I was a child of the 80’s. Obsessed with Cabbage Patch Kids. Punky Brewster.
This meant I came of age during the Jerry Springer years.
As I watched countless chairs hurled angrily across the stage, I absorbed a key message: There was nothing worse than your partner sleeping with someone else.
I internalized this idea. It was crystal clear to me that sexual infidelity was the worst kind of failure state for a relationship. Cheating equaled bad. End of story.
But by focusing on this and only this, I didn’t have the first clue what made a relationship good. Other than not cheating.
I defined virtue by what a partner didn’t do. Not by what they did.
It was a lot like glorifying virginity.
As Jessica Valenti writes in The Purity Myth:
For women especially, virginity has become the easy answer- the morality quick fix. You can be vapid, stupid, and unethical, but so long as you’ve never had sex, you’re a “good” (i.e. “moral”) girl and therefore worthy of praise.
Valenti argues that this purity myth that reveres virginity defines women’s virtue by what they abstain from and gives women a goal that is inherently passive. And in the process of honoring someone for what they DON’T do, we don’t set standards for what they SHOULD do.
Growing up, I was taught a “purity myth” for husbands. By TV, sure, but also by the other women in my life.
A husband could be brutish, cruel, lazy, selfish. But so long as he never cheated on me? Well, he was a keeper. And I should be grateful to have him.
I Thought We Had a Good Thing Because He Never Cheated On Me
I married a man I met on a blind date. We’d been set up by friends who thought it was an interesting experiment. Introducing the last two single people they knew.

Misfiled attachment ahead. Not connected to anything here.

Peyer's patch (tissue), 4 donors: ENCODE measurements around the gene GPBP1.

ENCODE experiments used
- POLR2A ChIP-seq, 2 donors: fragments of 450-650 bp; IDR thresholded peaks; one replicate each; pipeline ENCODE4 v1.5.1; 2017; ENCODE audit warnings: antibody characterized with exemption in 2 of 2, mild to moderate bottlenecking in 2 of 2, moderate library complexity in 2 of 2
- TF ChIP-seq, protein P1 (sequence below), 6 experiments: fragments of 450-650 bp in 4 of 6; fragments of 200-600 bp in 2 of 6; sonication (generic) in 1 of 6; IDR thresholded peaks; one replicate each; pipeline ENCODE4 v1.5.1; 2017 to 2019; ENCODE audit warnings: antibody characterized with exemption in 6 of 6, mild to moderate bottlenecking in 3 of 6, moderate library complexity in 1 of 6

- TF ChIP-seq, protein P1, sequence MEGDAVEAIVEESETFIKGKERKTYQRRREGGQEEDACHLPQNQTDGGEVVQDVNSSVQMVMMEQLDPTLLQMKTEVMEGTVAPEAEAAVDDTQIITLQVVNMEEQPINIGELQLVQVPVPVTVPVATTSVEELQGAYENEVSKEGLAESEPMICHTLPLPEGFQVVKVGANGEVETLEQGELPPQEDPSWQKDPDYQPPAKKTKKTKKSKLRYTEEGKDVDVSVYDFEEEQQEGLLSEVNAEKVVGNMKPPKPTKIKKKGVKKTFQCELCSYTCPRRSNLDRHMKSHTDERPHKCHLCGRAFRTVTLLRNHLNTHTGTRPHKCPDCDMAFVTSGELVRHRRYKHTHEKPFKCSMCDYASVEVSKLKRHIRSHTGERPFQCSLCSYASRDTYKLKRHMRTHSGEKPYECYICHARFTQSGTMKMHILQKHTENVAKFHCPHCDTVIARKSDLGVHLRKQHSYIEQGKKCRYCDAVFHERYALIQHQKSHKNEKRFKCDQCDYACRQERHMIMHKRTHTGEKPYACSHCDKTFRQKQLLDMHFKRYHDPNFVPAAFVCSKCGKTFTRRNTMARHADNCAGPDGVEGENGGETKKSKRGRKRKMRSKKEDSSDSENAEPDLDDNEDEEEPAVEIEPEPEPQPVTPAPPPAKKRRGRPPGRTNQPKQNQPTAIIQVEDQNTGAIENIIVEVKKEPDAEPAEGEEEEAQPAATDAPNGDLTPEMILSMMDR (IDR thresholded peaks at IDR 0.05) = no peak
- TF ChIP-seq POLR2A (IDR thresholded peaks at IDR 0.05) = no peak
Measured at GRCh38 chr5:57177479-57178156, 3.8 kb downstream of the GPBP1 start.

I thought we had a good thing because he never cheated on me.
We did a great job not sleeping with other people. But being a team? Really connecting? Well, we were terrible at that.
We lived in the same house, but our lives ran in parallel. We wanted very different things. I longed to be understood, but I bored and annoyed him.
“I’d listen to you if you had interesting things to say,” he would tell me when he tuned out mid conversation.
“Well, what would you like me to talk about?” I’d reply.
“Not that,” he’d say.
And perhaps most painful of all, he didn’t like my writing and wouldn’t read it.
The Difference Between Loyalty and Fidelity
After 8 years of monogamy, we opened our relationship after finding out close friends of ours were polyamorous. And as we experimented with non-monogamy, I came to realize that there’s a difference between loyalty and fidelity. Loyalty is about supporting your partner and having their back. And fidelity, traditionally speaking, is about not having sex with people outside of your relationship.
Even if you’re monogamous and sexually faithful, you can act in ways that are disloyal to a partner’s interests. Constantly insulting a partner to others. Being competitive with your partner in a way that undercuts their own ability to succeed.
While opening up our relationship gave us both new emotional outlets, it didn’t change the fact that we really weren’t that compatible.
“Don’t take this the wrong way,” he said, one night after he started seeing his new girlfriend. “But she has this way of listening to me that makes me feel smart.”
And I, too, was stunned when I started dating a man who read every word I wrote. Listened to me carefully. And loved all of it.
Over time, we drifted apart and called it quits. We’re divorced now. And are both happier than we ever were together. We chat on occasion. Laugh at the thought we were ever married.
We’re both still polyamorous. But the difference is that these days we’re with people who make us feel like they’re excited to be with us.
Shifting From Fidelity to Loyalty
“If your partner has other lovers, how do you know they care about you?” I’m sometimes asked.
But that’s the funny thing about polyamory and non-monogamy in general: When you stop defining being a good partner as only sleeping with one person, other forms of loyalty become paramount.
When you don’t have sexual exclusivity to fall back on as an indicator of commitment, it becomes much clearer whether or not you’re fulfilled. Whether you feel loved and supported. Whether you’re actually compatible.
And now that I’m polyamorous, I find it easier to pay attention to what partners do, instead of defining them by what they don’t.
Books by Page Turner: